ON March 24, while addressing an election meeting in Barwala in the Hisar Lok Sabha constituency, Haryana Chief Minister and Indian National Lok Dal (INLD) chief Om Prakash Chautala made a statement that perhaps underscored the pivotal role of regional parties in national politics. He said that if the people would elect INLD candidates contesting in all the 10 seats in the State, he would make the Centre literally dance on the tip of the seed of Tindsi, a kind of gourd. In other words, Chautala was telling the people about the necessity to vote for his party, which would then hypothetically increase the clout of Haryana at the Centre.
The electoral battle in Haryana may be a four-cornered one with the Congress(I), the INLD, Bansi Lal's Haryana Vikas Party (HVP) and the BJP contesting independently. It would have been a three-cornered one had the BJP not decided to break its alliance with the INLD. In the 1999 Lok Sabha elections, the BJP and the INLD contested and won five seats each. In February 2000, the INLD went in for early Assembly elections to consolidate its base and returned to power with a comfortable majority with the BJP supporting it from outside.
Four years since then the BJP realised that the odds in the State were against Chautala. With Assembly elections scheduled for 2005, the BJP thought it prudent to sever its ties with the INLD if it were to escape the anti-incumbency factor. Deputy Prime Minister L.K. Advani even suggested at Palwal that the people should not waste their votes on any regional party. Chautala, on the other hand, has been using Advani's statement to the hilt and has highlighted the BJP's alleged bias against regional parties.
For four years, Chautala never spoke a word against the BJP, least of all calling it communal. But now he attacks the party on every occasion but taking care not to name Vajpayee. Chautala also reminds the people of his late father Choudhary Devi Lal as the only true representative of the Jat community, which has a dominant presence in Haryana. He has, like Devi Lal, begun to use terms like poonjipati (capitalist) to describe the BJP. He has even gone to the extent of asking for the people's forgiveness for allying with the BJP and requesting them not to vent their anger against him by pressing the "wrong button". Meanwhile, the exit of senior Minister Kartar Singh Bhadana from the party and the government has dealt a blow to the INLD. Bhadana joined the BJP.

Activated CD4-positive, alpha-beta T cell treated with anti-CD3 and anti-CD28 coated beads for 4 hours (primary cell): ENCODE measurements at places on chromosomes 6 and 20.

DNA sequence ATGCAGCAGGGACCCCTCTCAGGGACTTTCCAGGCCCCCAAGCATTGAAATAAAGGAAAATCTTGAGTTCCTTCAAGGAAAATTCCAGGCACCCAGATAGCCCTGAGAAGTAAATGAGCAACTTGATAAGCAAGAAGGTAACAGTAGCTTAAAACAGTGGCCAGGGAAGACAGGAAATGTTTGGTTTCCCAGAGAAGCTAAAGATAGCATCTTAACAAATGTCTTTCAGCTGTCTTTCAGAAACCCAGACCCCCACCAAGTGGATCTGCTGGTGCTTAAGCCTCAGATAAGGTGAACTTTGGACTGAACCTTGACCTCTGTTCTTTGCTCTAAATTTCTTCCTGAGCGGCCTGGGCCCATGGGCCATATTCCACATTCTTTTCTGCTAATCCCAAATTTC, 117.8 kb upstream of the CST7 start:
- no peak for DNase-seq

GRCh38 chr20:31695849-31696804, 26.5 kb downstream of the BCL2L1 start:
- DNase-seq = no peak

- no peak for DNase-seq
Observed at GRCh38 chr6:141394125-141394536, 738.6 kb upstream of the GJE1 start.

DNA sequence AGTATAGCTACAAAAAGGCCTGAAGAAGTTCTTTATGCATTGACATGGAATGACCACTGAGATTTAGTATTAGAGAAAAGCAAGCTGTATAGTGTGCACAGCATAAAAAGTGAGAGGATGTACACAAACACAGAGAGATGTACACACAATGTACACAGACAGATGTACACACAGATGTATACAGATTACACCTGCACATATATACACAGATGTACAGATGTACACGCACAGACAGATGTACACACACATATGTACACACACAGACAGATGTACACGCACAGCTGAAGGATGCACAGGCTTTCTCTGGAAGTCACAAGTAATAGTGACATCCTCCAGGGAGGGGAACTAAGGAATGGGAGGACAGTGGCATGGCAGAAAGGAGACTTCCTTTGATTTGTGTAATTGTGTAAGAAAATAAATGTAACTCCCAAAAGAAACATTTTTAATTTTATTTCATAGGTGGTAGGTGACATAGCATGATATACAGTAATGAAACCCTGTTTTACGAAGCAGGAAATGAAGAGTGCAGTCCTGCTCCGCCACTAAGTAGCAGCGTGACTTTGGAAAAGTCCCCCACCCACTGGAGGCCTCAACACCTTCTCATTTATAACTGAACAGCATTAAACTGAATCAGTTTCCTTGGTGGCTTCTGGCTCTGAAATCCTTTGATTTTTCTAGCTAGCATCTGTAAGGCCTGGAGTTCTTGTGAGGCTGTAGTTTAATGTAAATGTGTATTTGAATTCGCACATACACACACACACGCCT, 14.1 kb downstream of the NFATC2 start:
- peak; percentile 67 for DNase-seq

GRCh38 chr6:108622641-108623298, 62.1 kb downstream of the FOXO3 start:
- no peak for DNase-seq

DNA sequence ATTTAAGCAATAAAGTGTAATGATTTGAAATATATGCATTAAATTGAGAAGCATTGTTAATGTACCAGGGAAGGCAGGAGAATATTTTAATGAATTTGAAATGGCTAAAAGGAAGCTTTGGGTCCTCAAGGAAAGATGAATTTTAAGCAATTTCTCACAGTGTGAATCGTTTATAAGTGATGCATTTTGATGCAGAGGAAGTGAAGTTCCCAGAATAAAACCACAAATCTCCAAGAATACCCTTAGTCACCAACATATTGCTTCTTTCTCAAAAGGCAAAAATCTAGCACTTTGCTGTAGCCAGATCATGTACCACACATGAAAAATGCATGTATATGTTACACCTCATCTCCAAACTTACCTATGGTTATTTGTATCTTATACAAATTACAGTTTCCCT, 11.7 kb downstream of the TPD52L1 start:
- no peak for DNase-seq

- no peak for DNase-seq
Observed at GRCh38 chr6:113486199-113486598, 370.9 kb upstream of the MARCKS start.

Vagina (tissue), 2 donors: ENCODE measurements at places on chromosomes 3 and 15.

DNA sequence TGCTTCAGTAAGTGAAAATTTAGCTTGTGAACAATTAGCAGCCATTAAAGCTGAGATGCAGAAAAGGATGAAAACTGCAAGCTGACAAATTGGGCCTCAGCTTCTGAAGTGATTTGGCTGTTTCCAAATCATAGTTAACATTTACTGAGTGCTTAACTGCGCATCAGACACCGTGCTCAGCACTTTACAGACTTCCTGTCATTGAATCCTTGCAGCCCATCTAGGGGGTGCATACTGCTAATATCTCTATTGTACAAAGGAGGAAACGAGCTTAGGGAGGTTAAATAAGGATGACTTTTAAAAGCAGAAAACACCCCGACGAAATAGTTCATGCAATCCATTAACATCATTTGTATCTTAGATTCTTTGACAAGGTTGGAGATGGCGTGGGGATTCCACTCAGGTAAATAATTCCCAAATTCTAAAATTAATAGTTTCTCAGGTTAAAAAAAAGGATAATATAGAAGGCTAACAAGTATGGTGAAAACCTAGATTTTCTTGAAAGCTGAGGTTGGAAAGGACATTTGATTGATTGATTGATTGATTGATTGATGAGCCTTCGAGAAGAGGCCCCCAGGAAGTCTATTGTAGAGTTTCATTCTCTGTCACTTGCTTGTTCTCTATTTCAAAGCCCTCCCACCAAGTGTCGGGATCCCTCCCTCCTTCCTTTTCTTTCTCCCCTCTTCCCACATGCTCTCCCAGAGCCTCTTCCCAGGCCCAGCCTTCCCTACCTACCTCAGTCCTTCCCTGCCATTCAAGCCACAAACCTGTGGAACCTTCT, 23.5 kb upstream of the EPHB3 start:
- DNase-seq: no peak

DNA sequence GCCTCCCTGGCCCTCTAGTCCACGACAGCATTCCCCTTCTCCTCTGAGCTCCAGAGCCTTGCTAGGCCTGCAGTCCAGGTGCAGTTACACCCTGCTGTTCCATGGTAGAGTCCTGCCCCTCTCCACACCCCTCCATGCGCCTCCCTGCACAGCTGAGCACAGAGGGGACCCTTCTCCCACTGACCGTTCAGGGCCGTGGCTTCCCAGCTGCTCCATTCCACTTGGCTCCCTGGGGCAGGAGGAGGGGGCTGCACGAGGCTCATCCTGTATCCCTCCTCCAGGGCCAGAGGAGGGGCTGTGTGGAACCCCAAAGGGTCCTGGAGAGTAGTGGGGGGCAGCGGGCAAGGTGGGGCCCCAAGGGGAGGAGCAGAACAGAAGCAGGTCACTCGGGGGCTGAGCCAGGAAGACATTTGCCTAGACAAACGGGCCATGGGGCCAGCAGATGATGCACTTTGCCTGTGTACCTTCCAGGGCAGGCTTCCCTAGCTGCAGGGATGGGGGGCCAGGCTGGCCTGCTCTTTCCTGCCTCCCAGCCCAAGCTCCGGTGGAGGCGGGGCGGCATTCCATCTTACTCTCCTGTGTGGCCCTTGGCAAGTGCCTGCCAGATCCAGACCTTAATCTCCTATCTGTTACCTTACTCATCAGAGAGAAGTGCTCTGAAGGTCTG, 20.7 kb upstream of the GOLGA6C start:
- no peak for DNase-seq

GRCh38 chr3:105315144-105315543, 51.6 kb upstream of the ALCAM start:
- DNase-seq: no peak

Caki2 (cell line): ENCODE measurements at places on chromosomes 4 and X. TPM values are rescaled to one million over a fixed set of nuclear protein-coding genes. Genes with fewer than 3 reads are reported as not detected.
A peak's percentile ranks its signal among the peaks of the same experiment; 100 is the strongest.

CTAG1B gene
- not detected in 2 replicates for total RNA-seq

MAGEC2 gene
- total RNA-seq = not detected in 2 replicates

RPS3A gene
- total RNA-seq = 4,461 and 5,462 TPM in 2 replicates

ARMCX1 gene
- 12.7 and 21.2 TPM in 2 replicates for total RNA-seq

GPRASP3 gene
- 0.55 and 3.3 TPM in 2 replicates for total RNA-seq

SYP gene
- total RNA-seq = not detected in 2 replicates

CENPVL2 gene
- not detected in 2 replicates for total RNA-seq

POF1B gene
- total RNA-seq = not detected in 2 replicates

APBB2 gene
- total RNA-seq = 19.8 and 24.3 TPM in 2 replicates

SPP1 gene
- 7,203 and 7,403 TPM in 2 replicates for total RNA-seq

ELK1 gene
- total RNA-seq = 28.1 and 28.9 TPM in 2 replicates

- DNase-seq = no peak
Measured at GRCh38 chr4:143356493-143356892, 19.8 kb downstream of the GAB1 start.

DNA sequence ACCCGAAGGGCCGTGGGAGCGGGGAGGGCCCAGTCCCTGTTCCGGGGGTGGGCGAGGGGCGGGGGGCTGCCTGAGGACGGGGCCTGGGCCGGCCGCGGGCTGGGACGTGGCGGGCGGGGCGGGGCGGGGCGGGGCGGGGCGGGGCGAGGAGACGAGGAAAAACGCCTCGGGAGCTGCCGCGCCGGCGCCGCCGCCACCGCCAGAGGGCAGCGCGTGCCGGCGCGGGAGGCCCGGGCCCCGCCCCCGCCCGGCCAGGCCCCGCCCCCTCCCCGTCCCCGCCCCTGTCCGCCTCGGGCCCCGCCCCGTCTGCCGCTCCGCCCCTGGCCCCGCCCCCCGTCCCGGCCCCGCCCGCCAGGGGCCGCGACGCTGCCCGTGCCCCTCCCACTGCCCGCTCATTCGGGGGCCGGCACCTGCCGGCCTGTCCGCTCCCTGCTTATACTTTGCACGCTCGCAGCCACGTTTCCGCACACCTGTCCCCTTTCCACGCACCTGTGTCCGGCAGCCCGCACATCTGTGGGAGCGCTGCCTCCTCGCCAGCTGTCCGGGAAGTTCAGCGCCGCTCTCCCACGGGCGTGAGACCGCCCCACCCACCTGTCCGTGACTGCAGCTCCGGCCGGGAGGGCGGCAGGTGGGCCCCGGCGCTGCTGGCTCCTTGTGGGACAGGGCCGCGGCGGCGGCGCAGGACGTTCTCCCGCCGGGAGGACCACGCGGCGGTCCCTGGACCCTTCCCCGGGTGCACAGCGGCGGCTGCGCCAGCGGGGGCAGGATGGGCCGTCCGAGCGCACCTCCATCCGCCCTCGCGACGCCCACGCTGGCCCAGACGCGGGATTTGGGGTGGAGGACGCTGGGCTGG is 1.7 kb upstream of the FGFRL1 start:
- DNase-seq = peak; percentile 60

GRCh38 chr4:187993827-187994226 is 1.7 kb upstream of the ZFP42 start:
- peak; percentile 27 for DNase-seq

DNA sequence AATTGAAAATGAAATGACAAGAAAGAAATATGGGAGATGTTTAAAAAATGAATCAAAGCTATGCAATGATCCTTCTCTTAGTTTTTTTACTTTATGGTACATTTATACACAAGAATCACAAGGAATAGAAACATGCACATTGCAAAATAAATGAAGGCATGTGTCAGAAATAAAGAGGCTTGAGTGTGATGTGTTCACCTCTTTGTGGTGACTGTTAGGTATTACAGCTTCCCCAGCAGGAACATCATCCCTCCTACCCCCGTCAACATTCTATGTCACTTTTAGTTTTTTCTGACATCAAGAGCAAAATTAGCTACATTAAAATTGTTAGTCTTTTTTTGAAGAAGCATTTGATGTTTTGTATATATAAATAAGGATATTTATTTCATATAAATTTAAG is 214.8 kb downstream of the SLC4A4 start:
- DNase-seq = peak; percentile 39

Inderjit Singh, secretary of the Haryana unit of the Communist Party of India (Marxist), says: "It is sheer opportunism. While the sole agenda is to capture power in Chandigarh, none of these parties wants to antagonise the ruling party at the Centre. Chautala is still not criticising the BJP for its policies. Both the HVP and the INLD are in a dilemma as they cannot oppose the BJP for they have been its alliance partner."
The Congress(I), which barely managed to hold on to three seats in 1998 and drew a blank the following year, appears to be in an advantageous situation. But the party is yet to get its act together. The Leader of the Opposition in the Assembly, Bhupinder Singh Hooda, says that the worst phase for the Congress(I) was in 1996 when its vote share plummeted to 22.8 per cent and not 1999, when its vote share rose to 35 per cent. On the factionalism in the party, he told Frontline that it was a fact and that there was a difference of opinion between him and Bhajan Lal on how to run the party. "The party will fight the elections unitedly on the issues of unemployment and the worsening law and order situation," he said.